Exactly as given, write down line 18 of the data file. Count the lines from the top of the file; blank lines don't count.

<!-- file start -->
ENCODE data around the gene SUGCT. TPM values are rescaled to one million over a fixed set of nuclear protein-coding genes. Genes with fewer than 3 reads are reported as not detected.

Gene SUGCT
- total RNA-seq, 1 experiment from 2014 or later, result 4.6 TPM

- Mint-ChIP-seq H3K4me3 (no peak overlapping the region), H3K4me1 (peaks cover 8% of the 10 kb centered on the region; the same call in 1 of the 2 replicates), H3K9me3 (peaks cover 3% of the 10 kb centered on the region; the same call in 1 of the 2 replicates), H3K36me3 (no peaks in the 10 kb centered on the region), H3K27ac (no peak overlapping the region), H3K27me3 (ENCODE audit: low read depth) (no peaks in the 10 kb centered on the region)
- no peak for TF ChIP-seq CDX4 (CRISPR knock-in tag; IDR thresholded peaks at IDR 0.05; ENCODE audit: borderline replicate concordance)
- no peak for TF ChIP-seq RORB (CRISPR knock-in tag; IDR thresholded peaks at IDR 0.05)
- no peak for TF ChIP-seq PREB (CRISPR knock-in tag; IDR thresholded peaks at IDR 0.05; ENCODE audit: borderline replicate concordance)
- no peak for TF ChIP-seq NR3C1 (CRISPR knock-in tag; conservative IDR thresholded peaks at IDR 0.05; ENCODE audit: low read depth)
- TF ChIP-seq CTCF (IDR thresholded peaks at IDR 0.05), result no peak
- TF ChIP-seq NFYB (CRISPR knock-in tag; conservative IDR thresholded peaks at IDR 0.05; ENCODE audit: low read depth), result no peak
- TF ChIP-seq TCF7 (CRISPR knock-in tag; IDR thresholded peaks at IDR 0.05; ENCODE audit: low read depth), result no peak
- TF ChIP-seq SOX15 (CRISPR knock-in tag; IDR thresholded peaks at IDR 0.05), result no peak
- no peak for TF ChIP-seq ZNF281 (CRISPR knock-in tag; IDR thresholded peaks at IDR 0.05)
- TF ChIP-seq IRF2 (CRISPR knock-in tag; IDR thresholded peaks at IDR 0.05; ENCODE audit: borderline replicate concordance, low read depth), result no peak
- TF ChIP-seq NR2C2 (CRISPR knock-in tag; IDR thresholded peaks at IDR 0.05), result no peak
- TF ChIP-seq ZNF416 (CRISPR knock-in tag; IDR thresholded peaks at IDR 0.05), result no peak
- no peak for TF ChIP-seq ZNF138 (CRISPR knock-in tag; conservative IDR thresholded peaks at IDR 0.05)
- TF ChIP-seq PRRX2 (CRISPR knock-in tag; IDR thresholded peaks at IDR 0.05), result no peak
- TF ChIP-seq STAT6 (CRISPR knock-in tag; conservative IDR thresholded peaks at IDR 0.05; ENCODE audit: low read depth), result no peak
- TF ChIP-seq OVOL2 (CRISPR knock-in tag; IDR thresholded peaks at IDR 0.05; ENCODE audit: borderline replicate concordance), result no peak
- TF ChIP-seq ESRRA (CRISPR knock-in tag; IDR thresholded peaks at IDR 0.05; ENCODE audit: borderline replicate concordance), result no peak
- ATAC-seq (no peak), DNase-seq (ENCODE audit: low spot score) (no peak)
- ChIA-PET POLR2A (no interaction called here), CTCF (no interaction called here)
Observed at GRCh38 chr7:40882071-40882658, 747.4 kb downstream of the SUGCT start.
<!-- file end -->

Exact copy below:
- TF ChIP-seq PRRX2 (CRISPR knock-in tag; IDR thresholded peaks at IDR 0.05), result no peak